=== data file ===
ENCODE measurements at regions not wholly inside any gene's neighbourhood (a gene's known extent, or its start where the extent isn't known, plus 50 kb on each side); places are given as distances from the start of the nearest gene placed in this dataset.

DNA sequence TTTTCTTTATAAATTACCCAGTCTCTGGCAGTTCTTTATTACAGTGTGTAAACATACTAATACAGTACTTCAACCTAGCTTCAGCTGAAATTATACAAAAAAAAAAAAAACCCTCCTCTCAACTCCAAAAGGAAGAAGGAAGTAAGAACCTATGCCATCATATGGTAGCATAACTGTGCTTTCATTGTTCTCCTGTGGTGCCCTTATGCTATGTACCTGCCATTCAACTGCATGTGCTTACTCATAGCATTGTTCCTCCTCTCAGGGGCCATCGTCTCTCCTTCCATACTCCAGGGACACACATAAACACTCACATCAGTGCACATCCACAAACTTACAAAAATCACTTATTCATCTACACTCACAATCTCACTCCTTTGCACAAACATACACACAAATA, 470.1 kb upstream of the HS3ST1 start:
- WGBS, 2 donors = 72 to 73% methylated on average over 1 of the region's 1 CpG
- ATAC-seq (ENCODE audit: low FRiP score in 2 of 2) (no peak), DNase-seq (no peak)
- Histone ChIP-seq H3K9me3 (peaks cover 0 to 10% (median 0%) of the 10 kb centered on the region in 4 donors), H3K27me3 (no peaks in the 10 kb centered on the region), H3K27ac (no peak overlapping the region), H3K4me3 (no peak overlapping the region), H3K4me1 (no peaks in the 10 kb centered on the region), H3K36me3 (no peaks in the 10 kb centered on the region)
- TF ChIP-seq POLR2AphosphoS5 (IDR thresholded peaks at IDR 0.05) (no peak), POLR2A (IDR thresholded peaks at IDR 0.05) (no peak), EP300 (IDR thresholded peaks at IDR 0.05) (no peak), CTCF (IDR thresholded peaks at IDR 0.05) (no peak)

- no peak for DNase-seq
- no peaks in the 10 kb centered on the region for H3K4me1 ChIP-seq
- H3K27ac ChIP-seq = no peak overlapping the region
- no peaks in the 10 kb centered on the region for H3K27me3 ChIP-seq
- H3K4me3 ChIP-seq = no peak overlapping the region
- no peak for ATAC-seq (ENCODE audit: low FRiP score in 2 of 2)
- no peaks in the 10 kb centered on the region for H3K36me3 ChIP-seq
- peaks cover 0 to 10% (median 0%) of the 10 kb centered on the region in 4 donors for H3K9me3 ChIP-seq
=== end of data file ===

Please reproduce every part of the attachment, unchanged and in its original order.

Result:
ENCODE measurements at regions not wholly inside any gene's neighbourhood (a gene's known extent, or its start where the extent isn't known, plus 50 kb on each side); places are given as distances from the start of the nearest gene placed in this dataset.

DNA sequence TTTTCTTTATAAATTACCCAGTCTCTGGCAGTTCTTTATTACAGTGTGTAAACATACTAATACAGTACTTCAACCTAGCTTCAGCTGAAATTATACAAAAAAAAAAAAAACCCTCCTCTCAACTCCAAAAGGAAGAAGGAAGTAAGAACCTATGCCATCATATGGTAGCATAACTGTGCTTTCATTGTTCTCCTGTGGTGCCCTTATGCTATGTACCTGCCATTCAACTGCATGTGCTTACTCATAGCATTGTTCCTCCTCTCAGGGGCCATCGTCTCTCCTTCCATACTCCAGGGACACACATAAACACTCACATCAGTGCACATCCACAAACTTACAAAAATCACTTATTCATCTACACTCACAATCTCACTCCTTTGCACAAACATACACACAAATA, 470.1 kb upstream of the HS3ST1 start:
- WGBS, 2 donors = 72 to 73% methylated on average over 1 of the region's 1 CpG
- ATAC-seq (ENCODE audit: low FRiP score in 2 of 2) (no peak), DNase-seq (no peak)
- Histone ChIP-seq H3K9me3 (peaks cover 0 to 10% (median 0%) of the 10 kb centered on the region in 4 donors), H3K27me3 (no peaks in the 10 kb centered on the region), H3K27ac (no peak overlapping the region), H3K4me3 (no peak overlapping the region), H3K4me1 (no peaks in the 10 kb centered on the region), H3K36me3 (no peaks in the 10 kb centered on the region)
- TF ChIP-seq POLR2AphosphoS5 (IDR thresholded peaks at IDR 0.05) (no peak), POLR2A (IDR thresholded peaks at IDR 0.05) (no peak), EP300 (IDR thresholded peaks at IDR 0.05) (no peak), CTCF (IDR thresholded peaks at IDR 0.05) (no peak)

- no peak for DNase-seq
- no peaks in the 10 kb centered on the region for H3K4me1 ChIP-seq
- H3K27ac ChIP-seq = no peak overlapping the region
- no peaks in the 10 kb centered on the region for H3K27me3 ChIP-seq
- H3K4me3 ChIP-seq = no peak overlapping the region
- no peak for ATAC-seq (ENCODE audit: low FRiP score in 2 of 2)
- no peaks in the 10 kb centered on the region for H3K36me3 ChIP-seq
- peaks cover 0 to 10% (median 0%) of the 10 kb centered on the region in 4 donors for H3K9me3 ChIP-seq